Opinion - Former captain Sean Fitzpatrick famously said the week before the deciding test of the 1993 Lions tour was the toughest of his life.
He was feeling the pressure of expectation from a rugby-mad country who knew only too well they'd have to wait a dozen years for redemption should they lose.
And us fans only have to wait 12 years, most players will never get another shot.
This time around is an eerily similar situation to 1993. Back then the All Blacks won the first test, but not as comprehensively as some predicted, were outplayed in the second in Wellington and headed to Auckland for the decider.
Fitzpatrick said that week in between had his insides in knots from pressure from the public and within.
This wasn't a once-a-year Bledisloe, this wasn't a once-every-four-years World Cup, this was a once-in-a-lifetime chance to beat the Lions.
It was, and remains, huge.
The hype, the travelling fans, the media attention and the way even plenty of non-sport fans were caught up in the drama of it all added to the pressure.
And it's the same thing the current group will be going through, big time, ahead of Saturday's third test.
They don't want to be the first All Blacks side to lose a Lions' series since 1971.
There's a heap on this 80-minutes:
- The All Blacks haven't lost a series to the Lions in 46 years
- The All Blacks haven't lost at Eden Park since 1994
- The Lions haven't won a test at Eden Park since 1959
- Kieran Read is playing his 100th test and should Aaron Cruden and Charlie Faumuina come off the bench, it will be their 50th test
- The All Blacks have never lost when one of their players is playing their 100th test
This is where mental skills guru Gilbert Enoka earns his bread.
Imagine what's going through the head of Read. His captaincy reign, though young, is already compared to other All Black leaders who just happened to be some of the best rugby players and motivators of men to take the field.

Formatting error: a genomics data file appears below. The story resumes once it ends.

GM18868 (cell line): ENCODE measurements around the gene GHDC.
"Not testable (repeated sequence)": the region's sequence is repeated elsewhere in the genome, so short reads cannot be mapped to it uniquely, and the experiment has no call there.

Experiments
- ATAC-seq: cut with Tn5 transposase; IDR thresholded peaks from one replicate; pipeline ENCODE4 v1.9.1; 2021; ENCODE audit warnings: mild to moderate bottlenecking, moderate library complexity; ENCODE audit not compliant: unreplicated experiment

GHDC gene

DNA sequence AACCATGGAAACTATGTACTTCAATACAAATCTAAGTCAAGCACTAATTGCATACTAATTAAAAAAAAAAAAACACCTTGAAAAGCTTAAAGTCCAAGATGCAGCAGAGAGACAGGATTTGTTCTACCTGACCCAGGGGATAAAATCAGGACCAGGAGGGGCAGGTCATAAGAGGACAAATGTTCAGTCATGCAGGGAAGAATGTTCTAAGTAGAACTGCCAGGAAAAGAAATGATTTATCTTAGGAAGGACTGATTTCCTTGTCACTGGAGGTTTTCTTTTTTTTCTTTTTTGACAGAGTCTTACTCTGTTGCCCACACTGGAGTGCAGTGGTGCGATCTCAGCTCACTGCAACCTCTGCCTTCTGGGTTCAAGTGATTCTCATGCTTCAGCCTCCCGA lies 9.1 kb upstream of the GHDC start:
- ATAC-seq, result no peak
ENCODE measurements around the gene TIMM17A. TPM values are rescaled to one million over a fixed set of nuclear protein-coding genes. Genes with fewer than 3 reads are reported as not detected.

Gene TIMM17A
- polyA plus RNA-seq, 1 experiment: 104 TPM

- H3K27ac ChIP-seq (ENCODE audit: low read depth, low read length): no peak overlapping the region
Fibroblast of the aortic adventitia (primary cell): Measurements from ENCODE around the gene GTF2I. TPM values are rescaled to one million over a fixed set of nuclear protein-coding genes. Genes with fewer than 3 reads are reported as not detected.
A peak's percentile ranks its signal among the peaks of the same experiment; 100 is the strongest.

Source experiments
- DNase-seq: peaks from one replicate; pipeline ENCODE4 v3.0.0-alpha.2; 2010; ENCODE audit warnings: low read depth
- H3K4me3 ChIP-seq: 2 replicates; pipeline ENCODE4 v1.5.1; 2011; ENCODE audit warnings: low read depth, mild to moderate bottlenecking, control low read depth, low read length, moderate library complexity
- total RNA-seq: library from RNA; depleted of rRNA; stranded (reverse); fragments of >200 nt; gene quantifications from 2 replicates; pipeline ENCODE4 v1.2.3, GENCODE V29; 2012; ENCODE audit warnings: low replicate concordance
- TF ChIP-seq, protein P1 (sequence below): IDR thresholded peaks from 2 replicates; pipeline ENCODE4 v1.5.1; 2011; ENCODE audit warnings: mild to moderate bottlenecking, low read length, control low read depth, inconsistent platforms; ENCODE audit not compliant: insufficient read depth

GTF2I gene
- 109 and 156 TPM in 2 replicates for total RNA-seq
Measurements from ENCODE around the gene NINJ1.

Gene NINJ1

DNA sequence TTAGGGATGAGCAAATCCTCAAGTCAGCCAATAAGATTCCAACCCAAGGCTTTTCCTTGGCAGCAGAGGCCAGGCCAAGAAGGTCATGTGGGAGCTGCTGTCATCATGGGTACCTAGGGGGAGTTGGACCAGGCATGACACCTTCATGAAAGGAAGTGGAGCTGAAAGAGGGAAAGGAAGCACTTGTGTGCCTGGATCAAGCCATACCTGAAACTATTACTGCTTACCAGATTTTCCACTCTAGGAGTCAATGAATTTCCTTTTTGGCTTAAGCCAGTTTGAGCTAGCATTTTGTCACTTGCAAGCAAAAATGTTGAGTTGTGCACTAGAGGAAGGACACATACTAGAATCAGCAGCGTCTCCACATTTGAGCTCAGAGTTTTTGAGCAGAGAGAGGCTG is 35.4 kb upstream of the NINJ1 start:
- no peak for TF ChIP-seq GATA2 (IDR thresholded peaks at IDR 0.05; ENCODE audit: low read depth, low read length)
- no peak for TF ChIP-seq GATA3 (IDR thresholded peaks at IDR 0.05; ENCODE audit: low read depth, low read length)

And, depending on the result on Saturday, he could permanently have a blight on his resume.
Yes he's won two World Cups, but he may never be able to say he was part of a Lions' series winning side.
Tana Umaga, Sean Fitzpatrick, Tane Norton, Brian Lochore, Wilson Whineray, Peter Johnstone, Cliff Porter, Jimmy Hunter and Billy Stead all captained the All Blacks to Lions series wins. Even Colin Meads, who was at the helm when the side lost in 1971, had beaten them in 1966.
Plenty of greats have beaten the combined side in red and Read - and others - deserve to join that club.
This team needs to get above all the hype and hooplah, the hyperbole and hysteria.
And you back the experienced players to do that - Read has lost just 11 of his 99 tests. He oozes experience that comes from winning over and over again.
But spare a thought for young Jordie Barrett.
He's 20 and less than a year ago was helping his Lincoln University side beat New Brighton in the Christchurch club rugby competition's finale.
Now he's been thrown in the deep end, thrown to the Lions if you will.
This match has been compared to a World Cup final and while that's a stretch, it's as big and would be one of the top three matches the All Blacks have played since the 1995 World Cup final in South Africa.
And while most of us recall that vividly, it's worth remembering that Barrett wasn't even born when Joel Stransky broke our hearts.
But Hansen and co. don't make too many bad bets so if they say he's ready then all we can do is wait.
And it all comes down to 80 minutes, two strong and desperate sides and hopefully not the whistle of a Frenchman.
It's a once-in-a-lifetime game. I hope the players enjoy it. I'm too nervous to.
* Matt Richens has been a sports journalist for more than 10 years and is currently fizzing his mate was pulled from the ballot for the third test and a group of them will be at Eden Park. Maybe it's a good omen, Matt has never seen the All Blacks lose live.